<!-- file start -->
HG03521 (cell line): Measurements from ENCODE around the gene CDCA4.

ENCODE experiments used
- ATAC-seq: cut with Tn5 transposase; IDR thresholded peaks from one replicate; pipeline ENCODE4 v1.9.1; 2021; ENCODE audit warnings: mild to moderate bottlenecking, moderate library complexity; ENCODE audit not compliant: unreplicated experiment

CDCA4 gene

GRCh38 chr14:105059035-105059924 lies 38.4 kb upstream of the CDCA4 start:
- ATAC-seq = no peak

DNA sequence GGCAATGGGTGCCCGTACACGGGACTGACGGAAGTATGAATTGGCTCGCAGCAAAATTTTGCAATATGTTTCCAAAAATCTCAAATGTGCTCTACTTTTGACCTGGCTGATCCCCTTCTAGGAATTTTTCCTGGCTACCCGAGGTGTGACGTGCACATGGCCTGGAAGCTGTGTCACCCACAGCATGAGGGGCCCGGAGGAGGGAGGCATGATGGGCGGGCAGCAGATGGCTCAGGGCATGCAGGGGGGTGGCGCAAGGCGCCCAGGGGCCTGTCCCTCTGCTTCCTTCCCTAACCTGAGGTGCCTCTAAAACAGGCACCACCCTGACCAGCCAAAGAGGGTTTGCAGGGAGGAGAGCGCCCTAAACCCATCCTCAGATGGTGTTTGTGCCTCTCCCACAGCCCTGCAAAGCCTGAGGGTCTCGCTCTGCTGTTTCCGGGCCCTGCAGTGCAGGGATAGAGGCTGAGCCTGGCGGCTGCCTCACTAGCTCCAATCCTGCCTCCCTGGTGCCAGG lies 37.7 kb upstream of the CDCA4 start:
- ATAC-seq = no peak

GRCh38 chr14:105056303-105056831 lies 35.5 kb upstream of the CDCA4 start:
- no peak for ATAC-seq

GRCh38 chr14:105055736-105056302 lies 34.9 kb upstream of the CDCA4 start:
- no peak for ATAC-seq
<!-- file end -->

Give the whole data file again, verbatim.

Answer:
HG03521 (cell line): Measurements from ENCODE around the gene CDCA4.

ENCODE experiments used
- ATAC-seq: cut with Tn5 transposase; IDR thresholded peaks from one replicate; pipeline ENCODE4 v1.9.1; 2021; ENCODE audit warnings: mild to moderate bottlenecking, moderate library complexity; ENCODE audit not compliant: unreplicated experiment

CDCA4 gene

GRCh38 chr14:105059035-105059924 lies 38.4 kb upstream of the CDCA4 start:
- ATAC-seq = no peak

DNA sequence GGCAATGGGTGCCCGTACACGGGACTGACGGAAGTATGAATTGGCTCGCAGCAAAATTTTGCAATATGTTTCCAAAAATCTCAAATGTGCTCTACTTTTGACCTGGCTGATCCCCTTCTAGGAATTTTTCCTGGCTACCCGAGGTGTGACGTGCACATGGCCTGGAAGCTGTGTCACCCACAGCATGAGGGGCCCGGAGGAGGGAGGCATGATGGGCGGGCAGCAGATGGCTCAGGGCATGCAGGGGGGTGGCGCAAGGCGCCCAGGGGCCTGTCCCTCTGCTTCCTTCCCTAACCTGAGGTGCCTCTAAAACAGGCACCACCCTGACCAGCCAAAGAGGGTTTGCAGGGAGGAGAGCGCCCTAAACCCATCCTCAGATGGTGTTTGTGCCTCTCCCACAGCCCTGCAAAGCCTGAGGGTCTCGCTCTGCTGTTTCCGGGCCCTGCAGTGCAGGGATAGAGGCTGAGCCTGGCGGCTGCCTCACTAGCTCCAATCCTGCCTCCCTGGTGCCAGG lies 37.7 kb upstream of the CDCA4 start:
- ATAC-seq = no peak

GRCh38 chr14:105056303-105056831 lies 35.5 kb upstream of the CDCA4 start:
- no peak for ATAC-seq

GRCh38 chr14:105055736-105056302 lies 34.9 kb upstream of the CDCA4 start:
- no peak for ATAC-seq